The grass is always greener elsewhere for western expats, says one development worker.
If I had to describe the western expat aid workers I’ve worked with in one word, it would have to be ‘hyper’. Most of the time they’re running around the office – hardly ever on the ground in the communities they’re meant to work in – checking, controlling, advising, shouting, trying to help, working late into the night. I’ve seen locals stare at them like they are a TV show on fast forward.
My first real field experience was in Nepal, in a village in the middle of nowhere, where I shared a flat with Nepalese colleagues. We had a rule that there would be no work talk after 6pm – and we all stuck to it. The village was tiny and there was nothing else to do other than having dinner and a couple of beers once a week in the only local restaurant. I was always careful not to drink too much and shock my Nepalese colleagues.
Kathmandu, on the other hand, was a different world. I’d travel there every couple of months to dive into the real expat world – the hyper one, as I would call it. Almost all the expats I met there were Europeans or Americans, always on a sort of high from their field experience. Even after 9pm, they couldn’t stop talking about work, issues they encountered, failed aid, and how things could be improved. I hardly heard of their families and friends there or back home.
Don’t get me wrong – sitting in a pub and talking to people who shared cultural references with me was great. But I couldn’t help think that the high concentration of expats was rather weird. All of them were full of energy until their last drink – alcohol seemed the only way to get them to turn off. They would find any possible way to invent a crazy adventure – such as hiring a rickshaw at 3am for the equivalent of the average Nepalese weekly wage, driving it drunk and risking their lives in doing so. They were teenagers on a trip to Nepal by night, slightly cocky aid workers by day.
After Nepal, I travelled to a number of other countries, mainly staying in capital cities, and while I encountered some expats who had really tried to integrate into their host communities, most of the rest lived completely detached lives from the country they were working in. You know the stereotype; they have a fancy house with a cook and guards, earn twice as much as the yearly local GDP in a single month, and sneak off to parties at the UN compound during curfew hours.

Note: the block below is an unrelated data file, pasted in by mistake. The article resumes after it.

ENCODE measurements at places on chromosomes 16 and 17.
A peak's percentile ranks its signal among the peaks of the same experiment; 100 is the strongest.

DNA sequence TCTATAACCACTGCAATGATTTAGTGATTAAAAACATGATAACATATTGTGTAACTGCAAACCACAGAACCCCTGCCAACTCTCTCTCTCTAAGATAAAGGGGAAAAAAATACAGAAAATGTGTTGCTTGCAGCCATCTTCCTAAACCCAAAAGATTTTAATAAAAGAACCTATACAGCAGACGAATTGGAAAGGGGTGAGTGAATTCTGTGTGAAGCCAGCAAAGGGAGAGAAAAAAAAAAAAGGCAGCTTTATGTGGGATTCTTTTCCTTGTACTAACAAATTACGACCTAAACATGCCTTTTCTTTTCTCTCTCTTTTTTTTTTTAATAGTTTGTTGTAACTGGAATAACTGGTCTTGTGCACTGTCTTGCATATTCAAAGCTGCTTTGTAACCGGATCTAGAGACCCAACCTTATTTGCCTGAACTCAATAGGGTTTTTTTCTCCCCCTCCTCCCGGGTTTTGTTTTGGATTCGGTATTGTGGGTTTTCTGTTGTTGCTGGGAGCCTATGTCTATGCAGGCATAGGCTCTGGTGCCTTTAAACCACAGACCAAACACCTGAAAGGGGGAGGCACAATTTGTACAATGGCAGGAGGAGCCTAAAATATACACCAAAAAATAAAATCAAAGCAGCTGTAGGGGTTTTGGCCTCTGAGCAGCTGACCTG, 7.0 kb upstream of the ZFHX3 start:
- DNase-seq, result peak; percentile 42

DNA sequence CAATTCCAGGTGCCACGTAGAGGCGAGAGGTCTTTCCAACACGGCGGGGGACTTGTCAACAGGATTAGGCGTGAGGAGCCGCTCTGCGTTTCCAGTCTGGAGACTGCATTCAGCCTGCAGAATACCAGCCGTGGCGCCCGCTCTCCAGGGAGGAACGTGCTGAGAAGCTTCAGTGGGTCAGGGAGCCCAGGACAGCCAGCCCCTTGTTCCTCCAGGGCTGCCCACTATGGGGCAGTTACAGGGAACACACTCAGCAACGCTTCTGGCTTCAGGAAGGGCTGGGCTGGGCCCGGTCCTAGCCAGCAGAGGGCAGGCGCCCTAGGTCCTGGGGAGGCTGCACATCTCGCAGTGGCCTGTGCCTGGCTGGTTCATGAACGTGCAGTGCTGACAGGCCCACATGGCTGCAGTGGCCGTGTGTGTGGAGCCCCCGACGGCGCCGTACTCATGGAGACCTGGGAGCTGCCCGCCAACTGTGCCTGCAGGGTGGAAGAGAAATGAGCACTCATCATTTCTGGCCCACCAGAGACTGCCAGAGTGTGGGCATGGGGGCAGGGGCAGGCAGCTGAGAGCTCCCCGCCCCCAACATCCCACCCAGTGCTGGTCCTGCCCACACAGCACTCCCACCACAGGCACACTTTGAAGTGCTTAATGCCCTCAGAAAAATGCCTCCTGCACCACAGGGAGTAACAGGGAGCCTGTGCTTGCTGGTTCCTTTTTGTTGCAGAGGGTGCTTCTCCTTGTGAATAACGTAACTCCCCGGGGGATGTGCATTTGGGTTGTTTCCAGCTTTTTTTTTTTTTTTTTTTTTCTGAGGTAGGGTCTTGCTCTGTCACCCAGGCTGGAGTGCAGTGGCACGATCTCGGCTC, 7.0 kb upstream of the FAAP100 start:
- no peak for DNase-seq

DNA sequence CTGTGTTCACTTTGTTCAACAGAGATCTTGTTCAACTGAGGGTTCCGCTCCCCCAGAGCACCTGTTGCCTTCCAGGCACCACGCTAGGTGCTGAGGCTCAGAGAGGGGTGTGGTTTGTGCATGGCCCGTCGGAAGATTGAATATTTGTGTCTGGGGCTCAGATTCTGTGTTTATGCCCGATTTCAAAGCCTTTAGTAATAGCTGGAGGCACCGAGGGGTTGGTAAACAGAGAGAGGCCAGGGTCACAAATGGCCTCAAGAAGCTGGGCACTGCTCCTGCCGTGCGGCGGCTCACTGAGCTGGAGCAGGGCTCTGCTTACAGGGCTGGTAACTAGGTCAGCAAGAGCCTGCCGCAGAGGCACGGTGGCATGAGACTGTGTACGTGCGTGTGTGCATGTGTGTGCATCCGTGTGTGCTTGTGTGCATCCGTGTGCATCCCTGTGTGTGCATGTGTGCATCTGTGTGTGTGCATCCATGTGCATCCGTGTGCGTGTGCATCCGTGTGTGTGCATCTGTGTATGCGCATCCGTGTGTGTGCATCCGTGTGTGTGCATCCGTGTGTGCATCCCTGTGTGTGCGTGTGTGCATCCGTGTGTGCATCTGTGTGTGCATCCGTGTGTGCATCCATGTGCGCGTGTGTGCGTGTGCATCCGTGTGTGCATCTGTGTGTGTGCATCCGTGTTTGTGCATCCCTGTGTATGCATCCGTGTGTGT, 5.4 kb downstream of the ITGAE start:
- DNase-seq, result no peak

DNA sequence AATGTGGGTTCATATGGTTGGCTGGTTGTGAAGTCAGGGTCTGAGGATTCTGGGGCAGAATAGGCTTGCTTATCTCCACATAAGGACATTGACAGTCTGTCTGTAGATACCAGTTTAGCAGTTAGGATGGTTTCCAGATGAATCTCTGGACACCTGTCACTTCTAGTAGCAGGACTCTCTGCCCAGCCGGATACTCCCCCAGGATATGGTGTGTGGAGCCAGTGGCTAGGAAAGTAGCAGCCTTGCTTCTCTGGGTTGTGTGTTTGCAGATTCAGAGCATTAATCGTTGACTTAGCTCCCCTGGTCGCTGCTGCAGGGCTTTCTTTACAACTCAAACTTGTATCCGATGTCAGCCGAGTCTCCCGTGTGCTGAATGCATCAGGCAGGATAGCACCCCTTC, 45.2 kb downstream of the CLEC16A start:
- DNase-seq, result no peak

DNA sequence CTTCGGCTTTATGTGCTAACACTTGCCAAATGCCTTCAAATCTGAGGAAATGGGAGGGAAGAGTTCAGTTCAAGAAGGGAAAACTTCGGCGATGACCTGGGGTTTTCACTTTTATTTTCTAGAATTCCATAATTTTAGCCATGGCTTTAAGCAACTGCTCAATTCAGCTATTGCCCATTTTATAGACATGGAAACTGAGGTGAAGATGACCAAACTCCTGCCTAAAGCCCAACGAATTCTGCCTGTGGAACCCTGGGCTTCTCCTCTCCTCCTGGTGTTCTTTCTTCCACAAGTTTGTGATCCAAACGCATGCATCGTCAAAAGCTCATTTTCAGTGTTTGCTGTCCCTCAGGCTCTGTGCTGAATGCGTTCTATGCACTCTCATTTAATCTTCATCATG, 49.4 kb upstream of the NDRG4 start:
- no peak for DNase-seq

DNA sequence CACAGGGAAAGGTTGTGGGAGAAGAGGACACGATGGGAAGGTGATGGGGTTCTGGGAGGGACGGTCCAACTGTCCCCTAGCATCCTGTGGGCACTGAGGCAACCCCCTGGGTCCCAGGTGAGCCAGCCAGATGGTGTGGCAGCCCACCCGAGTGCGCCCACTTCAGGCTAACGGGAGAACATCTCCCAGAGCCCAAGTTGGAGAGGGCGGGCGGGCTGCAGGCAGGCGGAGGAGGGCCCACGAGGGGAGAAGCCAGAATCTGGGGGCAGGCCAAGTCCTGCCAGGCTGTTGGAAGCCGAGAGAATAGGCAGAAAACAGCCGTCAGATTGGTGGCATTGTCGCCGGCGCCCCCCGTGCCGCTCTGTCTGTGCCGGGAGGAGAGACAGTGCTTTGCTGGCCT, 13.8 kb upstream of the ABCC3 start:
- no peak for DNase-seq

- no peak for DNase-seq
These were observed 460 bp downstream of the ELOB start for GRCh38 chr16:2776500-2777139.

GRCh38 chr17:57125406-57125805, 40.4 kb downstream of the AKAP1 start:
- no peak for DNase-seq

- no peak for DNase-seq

I sound judgmental here because this is not how I’d like a foreigner to live in my country when they come to help or support. I understand they need to decompress, particularly when working in an emergency setting, but how you do that is something I have always questioned.
What I also found weird is that most of these men and women seemed unhappy. Whining is a favourite sport of the usual expat: everything in the management is wrong, the office is not right, things do not work in the organisation, in the system, in the country, in the world.
They all seemed to be trying to escape something but not quite succeeding. Everything needed to be fixed constantly, no matter if it was work, the home, the friendship or the relationship. No matter where you were or what was improving, the grass was always greener on the other side – hence the constant need to hop to another disaster, another country.
Of those I became closer to, I often learned of incredibly painful family histories, and saw little recognition that they might be escaping one desperate situation to solve another distant one – one with people they could never really get attached to.
For many aid workers, returning home too is difficult. Whenever an aid worker friend of mine returns home from Somalia to southern France he feels like fleeing: family reunions and shopping malls give him panic attacks.
This is not unusual. When I returned home, I also wondered if I had actually been one of the hyper aid workers I’ve just described, looking for an escape. It took me two years to finally stop dreaming about Afghanistan or Congo, to withdraw from the adrenaline, the high you get, and the constant feeling of having to fix anything I could see. It also took me the same amount of time in therapy to realise I could live back home, face some of my issues and even enjoy a gentler pace of life without trying to prove myself all the time.
Of course, there are many aid workers who might not always have been like the expats who frustrated me. But more recently I’ve started wondering whether for some, choosing a career as an aid worker might be the hidden symptom of earlier trauma in life and not solely the beginning of an adventure. They can’t deal with their own issues, so they make it their mission to desperately try to put a stop to everyone else’s pain.
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